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The Wonderful World of Gathas

By David Percival

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A Gatha to Cool the Flames

How often anger creeps into my mind! What a pernicious little seed it is, suddenly sprouting at the slightest provocation. We need to recognize and embrace our anger. When anger arises, stop — do nothing. Let the flames cool. Use a gatha to come back to yourself. Smile at your anger.

Angry in the ultimate dimension

I close my eyes and look deeply.

Three hundred years from now

where will you be and where will I be?

Finally, we can take existing gathas and adapt them to our individual situations –change some words, add your own lines. And, as Thay instructs us, write your own gathas. Encourage your children to write gathas. Ask your sangha to write and share gathas.

Sitting by the Garlic

For example, gardening is a major part of my life, a true meditation, a place to dwell happily in the present moment, a practice of non-self, impermanence, and interbeing:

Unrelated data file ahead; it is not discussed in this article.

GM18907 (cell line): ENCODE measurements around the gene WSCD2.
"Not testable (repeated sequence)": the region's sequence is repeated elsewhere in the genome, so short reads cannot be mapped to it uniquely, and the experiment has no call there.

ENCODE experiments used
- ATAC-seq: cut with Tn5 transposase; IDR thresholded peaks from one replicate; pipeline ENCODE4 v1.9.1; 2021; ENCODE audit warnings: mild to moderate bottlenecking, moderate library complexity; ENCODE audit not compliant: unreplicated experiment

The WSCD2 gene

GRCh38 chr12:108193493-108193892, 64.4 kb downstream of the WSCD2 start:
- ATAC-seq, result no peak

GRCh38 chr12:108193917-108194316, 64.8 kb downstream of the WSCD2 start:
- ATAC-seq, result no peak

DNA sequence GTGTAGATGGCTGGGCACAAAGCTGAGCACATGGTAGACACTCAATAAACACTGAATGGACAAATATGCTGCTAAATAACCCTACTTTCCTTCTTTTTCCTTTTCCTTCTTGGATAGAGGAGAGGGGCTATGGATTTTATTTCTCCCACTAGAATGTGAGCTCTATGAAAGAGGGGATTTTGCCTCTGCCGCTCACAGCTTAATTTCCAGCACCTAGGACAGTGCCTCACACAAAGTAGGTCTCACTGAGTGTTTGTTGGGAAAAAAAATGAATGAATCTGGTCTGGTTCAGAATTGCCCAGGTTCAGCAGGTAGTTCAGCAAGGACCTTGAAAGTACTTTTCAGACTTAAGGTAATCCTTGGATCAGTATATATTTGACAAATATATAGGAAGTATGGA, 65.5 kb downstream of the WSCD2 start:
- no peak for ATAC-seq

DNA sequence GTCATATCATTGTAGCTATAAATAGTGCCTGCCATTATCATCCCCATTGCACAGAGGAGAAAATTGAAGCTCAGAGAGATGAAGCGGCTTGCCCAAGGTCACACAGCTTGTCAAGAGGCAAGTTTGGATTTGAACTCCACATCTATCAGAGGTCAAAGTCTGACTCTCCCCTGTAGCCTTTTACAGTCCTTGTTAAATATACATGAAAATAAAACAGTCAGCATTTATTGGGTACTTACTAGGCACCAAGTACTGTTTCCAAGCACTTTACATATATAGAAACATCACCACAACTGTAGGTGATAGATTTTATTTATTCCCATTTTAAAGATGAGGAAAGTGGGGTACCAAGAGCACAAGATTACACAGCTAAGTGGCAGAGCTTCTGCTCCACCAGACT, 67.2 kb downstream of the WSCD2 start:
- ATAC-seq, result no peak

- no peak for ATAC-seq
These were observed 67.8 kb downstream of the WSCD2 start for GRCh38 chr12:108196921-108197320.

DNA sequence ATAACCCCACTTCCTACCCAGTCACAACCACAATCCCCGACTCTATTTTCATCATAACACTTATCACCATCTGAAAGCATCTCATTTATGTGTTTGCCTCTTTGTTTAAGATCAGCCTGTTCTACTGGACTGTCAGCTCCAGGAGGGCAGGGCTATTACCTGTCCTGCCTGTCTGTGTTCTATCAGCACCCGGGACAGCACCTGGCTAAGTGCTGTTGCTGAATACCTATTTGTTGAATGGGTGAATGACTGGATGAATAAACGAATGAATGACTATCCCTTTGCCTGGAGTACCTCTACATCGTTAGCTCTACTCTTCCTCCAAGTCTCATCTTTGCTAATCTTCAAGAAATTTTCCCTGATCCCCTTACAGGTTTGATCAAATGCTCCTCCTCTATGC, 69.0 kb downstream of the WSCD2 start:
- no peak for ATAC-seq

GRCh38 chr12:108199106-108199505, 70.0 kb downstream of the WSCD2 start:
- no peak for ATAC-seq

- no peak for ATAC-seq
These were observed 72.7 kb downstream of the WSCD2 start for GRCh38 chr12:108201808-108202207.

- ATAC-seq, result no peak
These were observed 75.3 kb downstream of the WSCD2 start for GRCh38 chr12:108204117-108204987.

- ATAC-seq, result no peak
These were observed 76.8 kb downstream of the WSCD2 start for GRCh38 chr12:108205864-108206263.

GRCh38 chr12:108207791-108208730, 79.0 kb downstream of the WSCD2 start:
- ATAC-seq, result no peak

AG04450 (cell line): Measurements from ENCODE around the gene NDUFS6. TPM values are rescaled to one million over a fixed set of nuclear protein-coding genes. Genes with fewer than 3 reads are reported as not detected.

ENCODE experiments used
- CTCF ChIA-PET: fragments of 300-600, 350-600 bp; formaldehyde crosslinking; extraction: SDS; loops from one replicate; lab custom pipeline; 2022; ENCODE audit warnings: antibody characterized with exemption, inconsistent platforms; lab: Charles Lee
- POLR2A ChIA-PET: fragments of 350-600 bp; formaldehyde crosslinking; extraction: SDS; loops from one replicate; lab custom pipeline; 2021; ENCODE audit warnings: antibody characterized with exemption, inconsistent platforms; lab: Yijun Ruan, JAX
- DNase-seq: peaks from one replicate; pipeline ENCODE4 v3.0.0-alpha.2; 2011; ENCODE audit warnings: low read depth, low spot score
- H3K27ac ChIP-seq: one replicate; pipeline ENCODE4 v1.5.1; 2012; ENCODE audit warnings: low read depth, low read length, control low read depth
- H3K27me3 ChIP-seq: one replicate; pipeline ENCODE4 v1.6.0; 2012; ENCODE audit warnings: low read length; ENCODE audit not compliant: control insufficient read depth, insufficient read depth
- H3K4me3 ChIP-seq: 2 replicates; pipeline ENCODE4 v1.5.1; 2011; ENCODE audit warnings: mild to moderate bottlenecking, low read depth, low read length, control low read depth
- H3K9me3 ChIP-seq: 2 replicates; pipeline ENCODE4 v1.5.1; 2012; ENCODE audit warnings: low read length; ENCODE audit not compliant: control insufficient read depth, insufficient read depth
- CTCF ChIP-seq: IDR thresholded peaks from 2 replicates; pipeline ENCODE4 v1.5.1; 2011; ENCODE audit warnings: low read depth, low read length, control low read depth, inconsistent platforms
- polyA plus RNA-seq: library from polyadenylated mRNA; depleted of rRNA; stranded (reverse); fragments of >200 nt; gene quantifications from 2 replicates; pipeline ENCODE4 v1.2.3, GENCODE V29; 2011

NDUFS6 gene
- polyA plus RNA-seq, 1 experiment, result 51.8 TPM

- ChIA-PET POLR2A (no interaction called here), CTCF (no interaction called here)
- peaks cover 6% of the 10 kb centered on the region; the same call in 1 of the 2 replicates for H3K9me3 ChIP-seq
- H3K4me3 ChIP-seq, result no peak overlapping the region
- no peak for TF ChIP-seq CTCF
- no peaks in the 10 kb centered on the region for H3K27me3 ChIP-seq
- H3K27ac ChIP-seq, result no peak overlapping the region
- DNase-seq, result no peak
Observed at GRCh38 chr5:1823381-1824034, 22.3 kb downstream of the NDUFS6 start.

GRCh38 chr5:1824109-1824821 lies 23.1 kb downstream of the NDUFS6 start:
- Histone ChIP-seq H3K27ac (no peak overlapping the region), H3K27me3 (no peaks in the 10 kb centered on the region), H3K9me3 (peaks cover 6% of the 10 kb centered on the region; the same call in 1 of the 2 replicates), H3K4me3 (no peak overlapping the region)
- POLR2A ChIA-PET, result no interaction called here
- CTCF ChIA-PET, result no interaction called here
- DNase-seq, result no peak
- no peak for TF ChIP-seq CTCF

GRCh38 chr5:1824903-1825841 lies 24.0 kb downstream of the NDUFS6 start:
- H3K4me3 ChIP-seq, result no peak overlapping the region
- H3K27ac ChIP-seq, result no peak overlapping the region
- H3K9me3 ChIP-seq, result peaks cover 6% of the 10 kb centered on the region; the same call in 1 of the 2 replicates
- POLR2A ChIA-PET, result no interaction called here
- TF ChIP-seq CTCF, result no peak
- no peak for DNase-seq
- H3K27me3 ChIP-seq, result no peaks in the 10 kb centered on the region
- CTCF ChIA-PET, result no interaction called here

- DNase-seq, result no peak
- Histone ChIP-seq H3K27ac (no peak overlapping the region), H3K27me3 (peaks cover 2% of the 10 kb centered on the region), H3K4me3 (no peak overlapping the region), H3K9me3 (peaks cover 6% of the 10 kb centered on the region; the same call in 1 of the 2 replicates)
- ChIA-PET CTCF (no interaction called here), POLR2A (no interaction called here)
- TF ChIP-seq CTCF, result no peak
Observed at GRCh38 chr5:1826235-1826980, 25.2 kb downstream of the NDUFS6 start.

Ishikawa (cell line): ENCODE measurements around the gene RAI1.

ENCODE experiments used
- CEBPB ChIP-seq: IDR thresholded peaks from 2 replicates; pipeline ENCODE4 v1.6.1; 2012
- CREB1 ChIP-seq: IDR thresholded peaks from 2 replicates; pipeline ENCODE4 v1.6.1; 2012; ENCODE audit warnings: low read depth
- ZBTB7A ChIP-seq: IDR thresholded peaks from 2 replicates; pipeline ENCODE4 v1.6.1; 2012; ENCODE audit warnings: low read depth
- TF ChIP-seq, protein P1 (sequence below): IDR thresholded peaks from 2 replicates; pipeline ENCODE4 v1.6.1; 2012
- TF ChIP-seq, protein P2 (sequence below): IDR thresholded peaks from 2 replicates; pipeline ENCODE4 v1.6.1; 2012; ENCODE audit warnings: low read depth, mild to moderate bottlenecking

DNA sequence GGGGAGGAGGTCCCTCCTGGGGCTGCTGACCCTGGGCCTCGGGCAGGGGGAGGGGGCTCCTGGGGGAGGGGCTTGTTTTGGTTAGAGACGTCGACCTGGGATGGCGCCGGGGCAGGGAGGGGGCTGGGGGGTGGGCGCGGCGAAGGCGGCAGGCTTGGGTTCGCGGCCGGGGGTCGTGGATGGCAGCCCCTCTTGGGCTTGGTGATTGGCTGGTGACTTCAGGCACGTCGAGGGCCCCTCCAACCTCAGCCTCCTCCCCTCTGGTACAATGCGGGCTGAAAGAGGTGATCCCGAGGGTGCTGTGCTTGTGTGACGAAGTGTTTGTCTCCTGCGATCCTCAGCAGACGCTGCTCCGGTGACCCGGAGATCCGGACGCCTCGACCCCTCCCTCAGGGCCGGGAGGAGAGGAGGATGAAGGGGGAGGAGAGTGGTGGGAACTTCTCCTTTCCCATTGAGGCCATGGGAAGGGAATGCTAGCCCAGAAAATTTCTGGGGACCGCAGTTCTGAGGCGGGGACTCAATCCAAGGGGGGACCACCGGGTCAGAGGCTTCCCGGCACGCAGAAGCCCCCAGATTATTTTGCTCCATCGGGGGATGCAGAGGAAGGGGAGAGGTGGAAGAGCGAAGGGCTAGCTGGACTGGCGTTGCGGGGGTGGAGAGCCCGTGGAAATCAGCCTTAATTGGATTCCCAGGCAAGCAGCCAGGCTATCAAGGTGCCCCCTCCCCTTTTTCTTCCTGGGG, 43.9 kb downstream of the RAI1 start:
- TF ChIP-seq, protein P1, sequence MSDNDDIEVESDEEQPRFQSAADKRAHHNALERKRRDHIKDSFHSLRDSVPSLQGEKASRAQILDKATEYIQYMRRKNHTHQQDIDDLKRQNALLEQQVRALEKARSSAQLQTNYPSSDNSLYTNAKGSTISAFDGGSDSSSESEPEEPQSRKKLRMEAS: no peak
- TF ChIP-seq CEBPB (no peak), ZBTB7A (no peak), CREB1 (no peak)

Walking in my garden

I touch the present moment.

I am the flower.

I am the cloud.

I am the butterfly.

I hold some compost in my hand

And touch the essence of the Buddha.

 

Sitting by the garlic

the turtle moves under the mulch.

The beauty of life surrounds me.

Breathing in, I sit with impermanence.

Breathing out, I smile at the flowers.

Breathing in, I enjoy this moment.

Breathing out, there is no place to go.

The bits and pieces of our lives may seem routine and mundane – getting up, bathing, going to the bathroom, cooking, eating, washing dishes, cleaning, taking care of children and grandchildren, being with friends, gardening, working, driving, etc. The joy of the practice is doing everything in mindfulness, no matter how routine, because all these little things when put together equal our lives. This is what we do. The practice is now or never, with what we do and where we are. We can experience the joy of moving through our days in freedom and with equanimity, walking with peaceful steps and looking at all beings with our eyes of compassion.

The day is ending and our life is one day shorter.

Let us look carefully at what we have done.

Let us practice diligently, putting our whole heart into the path of meditation.

Let us live deeply each moment and in freedom,

so the time doesn’t slip away meaninglessly.

 

David Percival, True Wonderful Roots,

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